Does Your City Have Character?
"What does it mean for a city to have character?" How does yours show it?
The following question was recently posted on Quora:
"What does it mean for a city to have character?"
A myriad of experts offered their opinions below. How does your municipality show its character?
Character is poorly defined in terms of cities, but here are a set of characteristics and examples which should provide some clarity:
- Wide variance in the populace - A city full of people who mostly look, act and dress the same as one another is only interesting if you are a foreign visitor to it. A city full of diverse ethnicities, diverse dress codes and odd or even extreme variances in public behavior has character that endures past the tourism phase.
(Toronto Canada, for example, is famously one of the most ethnically diverse cities on the planet. This means that at any given time of day or night you can visit neighborhoods which seem to be monoculturally Bengali, Chinese or Nigerian, eat at restaurants featuring pretty much every cuisine in the world including some that should have stayed home and stumble across protests about events occurring on the other side of the planet. Most of the US flyover states have problems achieving character due to their relative lack of diversity. Other examples of cities with character based on this trait include Vancouver, San Francisco, Montreal and New York. )
- Bucks the urbanization trends - In North America, cities fell into a pattern of being built for cars over the past 100 years, with suburban sprawl being one of the defining urbanization schemes. If a city follows a dominant trend, it has less character than cities on the same continent that go their own way. Vancouver went its own way 40 years ago and continued to follow its own path, choosing to heavily constrain its urban boundaries, not build expressways into the city core and build upward. Today, you have to go to San Francisco, New York or into Mexico to find a more densely populated city in North America. Vancouver has character because it (intelligently) chose dense urbanism over sprawl and persisted. Santa Fe has character of this type as well, having chosen adobe-only in the 1920's as an allowable building material. Phoenix, San Jose, Calgary and similar US and Canadian cities have real problems achieving character because they are a homogeneous sprawl of suburbs surrounding a central business district that's empty at night.
- Chooses eccentricity over blandness - There are cities that celebrate and revel in being different somehow, then there are cities that revel in being the same. Portland Oregon embraces its eccentrics. So does San Francisco. In those cities, you truly don't know what you might see when you walk down the streets, from adults on children's bikes bombing down the hills to 70-year old drag queens in full ensemble. In other cities, you now what you'll see: overweight people in a variety of sensible dress. Much of Switzerland has challenges in this regard, as do -- once again -- most of the flyover cities of the USA. Other examples of cities that embrace eccentricity include London and Austin Texas.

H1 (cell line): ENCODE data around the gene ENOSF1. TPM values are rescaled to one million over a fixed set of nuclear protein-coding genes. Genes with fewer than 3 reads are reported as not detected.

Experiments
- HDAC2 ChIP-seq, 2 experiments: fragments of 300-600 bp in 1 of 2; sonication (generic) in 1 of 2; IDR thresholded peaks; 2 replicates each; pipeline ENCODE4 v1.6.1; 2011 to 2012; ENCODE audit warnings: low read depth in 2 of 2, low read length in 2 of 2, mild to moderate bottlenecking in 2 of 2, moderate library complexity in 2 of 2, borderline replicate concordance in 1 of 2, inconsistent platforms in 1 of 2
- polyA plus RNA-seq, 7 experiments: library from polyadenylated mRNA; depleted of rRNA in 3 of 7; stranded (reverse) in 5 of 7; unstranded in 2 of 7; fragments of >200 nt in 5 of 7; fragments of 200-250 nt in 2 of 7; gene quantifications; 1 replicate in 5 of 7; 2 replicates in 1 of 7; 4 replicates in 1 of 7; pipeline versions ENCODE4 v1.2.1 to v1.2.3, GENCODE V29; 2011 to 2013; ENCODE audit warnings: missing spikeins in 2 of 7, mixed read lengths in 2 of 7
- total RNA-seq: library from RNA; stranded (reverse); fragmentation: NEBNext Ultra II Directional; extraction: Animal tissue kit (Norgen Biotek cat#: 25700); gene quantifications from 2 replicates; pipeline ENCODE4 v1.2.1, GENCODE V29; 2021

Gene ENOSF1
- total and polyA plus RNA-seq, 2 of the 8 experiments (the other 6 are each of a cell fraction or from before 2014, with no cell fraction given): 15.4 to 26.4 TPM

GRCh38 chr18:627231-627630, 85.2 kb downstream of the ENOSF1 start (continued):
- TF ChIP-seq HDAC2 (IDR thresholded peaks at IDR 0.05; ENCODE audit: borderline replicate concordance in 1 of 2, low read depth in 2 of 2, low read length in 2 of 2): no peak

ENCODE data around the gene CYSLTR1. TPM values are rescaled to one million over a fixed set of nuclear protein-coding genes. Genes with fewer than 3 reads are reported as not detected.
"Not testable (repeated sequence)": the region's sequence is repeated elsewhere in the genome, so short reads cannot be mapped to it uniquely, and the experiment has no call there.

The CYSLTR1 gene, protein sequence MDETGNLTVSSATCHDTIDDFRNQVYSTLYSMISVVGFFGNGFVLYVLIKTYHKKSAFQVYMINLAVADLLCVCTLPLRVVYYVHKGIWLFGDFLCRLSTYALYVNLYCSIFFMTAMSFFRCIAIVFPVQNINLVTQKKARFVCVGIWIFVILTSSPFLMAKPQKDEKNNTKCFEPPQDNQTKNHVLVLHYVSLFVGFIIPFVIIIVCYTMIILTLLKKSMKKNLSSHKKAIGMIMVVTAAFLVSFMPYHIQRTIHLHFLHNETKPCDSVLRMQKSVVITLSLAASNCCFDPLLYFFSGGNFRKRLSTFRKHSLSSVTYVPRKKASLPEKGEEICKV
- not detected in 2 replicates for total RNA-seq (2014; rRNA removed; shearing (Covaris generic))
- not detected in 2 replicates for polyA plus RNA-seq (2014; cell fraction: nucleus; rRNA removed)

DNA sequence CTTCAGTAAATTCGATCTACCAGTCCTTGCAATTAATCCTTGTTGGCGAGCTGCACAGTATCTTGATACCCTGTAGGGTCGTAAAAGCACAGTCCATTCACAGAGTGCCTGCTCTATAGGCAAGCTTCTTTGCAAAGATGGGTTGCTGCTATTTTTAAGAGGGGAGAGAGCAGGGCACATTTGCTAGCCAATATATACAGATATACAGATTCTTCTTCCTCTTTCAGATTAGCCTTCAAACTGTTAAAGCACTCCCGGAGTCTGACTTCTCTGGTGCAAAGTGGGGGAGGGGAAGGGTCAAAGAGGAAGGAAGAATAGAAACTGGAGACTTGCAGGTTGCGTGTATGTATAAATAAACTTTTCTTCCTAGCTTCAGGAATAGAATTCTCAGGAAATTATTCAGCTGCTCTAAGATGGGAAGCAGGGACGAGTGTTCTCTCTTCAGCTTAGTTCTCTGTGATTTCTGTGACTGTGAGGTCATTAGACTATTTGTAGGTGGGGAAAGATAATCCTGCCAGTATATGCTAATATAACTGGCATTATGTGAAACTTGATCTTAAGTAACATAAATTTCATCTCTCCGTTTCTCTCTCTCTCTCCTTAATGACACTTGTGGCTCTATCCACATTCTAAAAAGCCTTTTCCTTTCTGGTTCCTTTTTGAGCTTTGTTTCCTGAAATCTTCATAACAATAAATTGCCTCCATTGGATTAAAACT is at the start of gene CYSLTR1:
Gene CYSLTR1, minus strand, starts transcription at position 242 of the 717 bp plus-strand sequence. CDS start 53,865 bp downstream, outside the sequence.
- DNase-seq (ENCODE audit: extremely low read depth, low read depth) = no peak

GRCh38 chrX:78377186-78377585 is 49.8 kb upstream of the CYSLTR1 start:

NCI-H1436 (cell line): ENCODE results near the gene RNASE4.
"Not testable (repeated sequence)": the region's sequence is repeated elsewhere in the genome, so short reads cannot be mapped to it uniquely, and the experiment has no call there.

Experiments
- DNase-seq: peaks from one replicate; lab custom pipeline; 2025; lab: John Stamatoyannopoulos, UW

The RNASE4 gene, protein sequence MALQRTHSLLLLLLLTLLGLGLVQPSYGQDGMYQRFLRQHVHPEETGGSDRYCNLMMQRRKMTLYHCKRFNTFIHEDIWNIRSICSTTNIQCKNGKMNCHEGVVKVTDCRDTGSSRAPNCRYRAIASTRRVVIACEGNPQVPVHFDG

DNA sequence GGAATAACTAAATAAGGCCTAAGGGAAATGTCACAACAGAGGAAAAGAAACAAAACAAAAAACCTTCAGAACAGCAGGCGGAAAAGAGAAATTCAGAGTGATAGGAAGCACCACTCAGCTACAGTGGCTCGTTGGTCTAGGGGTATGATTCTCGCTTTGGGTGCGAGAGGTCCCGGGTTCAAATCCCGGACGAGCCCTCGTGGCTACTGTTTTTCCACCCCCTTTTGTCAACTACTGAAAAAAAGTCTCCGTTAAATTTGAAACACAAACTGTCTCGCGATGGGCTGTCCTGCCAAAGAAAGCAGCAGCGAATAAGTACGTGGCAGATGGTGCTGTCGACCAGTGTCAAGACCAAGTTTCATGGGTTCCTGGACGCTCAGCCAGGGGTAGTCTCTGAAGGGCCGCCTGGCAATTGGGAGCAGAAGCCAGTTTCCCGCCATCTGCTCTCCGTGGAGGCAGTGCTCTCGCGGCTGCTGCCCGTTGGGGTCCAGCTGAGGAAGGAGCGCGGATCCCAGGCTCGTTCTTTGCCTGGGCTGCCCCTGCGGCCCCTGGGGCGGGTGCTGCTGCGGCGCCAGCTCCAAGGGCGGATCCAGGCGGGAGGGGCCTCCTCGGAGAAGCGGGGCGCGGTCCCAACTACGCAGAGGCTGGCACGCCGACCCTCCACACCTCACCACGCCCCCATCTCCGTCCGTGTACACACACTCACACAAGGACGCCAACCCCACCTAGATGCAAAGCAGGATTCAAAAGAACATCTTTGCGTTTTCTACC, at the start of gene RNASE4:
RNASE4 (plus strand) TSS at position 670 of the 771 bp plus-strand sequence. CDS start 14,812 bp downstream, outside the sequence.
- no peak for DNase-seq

- Is a historical artifact more than a city - A city can have character that is more preserved in amber than truly a living expression of modernity and current urbanism. Paris is one of those cities. It is full of character, but you could practically have the same experience 20 or 40 years ago. It's more of a theme park. This depends on it having an interesting character to begin with as Paris did, as preserving a merely odd culture in amber as Salt Lake City has doesn't lend it particular character.
- Internal extremes - This is far from being to everyone's taste but cities which contain extremes of living situations have more character than those which do not. Sao Paulo and Rio de Janeiro both contain relatively inner-city favelas, slums really. They also contain some of the wealthiest people on the planet, often side-by-side. These cities typically have entrepreneurs at all levels of the socio-economic scale, and walking down the streets you'll bump into billionaires and people who live with their families in one room on the side of a ravine that floods several times a year. They usually have great street food, as well as great soccer teams. Mumbai, Istanbul, Shanghai and most other major world cities have their billionaires co-existing with their close-to-most impoverished. That's a lot more interesting than Scottsdale Arizona can ever be.
- Annual rituals that counter expectations - Cities which have some annual festival which most people in the city embrace can be very interesting, at least in the run up to the event and during it. Calgary's Stampede, an entirely artificial celebration of a cowboy culture Calgary never had with its affectation of white cowboy hats, is that kind of character. Cities which have end-of-summer festivals which are just rehashes of other cities' end-of-summer festivals such as Toronto's Canadian National Exhibition don't really add any character. Rio's Carneval is another exuberant outpouring of character, as is the massive Toronto Pride Parade.